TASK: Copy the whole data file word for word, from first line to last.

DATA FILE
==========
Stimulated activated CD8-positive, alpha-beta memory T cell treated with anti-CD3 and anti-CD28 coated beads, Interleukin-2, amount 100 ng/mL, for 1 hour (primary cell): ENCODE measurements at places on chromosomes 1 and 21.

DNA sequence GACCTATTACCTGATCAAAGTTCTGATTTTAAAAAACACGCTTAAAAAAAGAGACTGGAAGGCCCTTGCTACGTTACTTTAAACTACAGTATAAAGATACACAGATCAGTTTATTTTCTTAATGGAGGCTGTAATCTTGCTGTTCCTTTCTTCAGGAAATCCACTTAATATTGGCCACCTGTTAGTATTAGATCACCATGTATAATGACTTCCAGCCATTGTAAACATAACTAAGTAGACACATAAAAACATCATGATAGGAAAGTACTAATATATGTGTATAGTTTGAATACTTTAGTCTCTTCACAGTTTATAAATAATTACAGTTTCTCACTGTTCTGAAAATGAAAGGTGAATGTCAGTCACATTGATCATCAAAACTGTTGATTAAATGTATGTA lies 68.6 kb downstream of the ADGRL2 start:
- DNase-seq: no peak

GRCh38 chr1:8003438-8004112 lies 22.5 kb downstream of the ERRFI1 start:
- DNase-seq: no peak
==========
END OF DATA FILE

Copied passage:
Stimulated activated CD8-positive, alpha-beta memory T cell treated with anti-CD3 and anti-CD28 coated beads, Interleukin-2, amount 100 ng/mL, for 1 hour (primary cell): ENCODE measurements at places on chromosomes 1 and 21.

DNA sequence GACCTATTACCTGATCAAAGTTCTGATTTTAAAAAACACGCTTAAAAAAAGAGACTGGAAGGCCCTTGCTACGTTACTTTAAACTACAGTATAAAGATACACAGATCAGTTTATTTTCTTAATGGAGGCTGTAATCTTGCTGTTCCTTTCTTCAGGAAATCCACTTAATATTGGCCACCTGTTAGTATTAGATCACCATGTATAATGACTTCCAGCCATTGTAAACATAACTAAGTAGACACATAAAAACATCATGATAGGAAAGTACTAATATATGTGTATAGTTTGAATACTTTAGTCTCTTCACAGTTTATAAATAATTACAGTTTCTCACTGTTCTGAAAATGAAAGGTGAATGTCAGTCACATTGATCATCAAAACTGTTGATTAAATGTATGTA lies 68.6 kb downstream of the ADGRL2 start:
- DNase-seq: no peak

GRCh38 chr1:8003438-8004112 lies 22.5 kb downstream of the ERRFI1 start:
- DNase-seq: no peak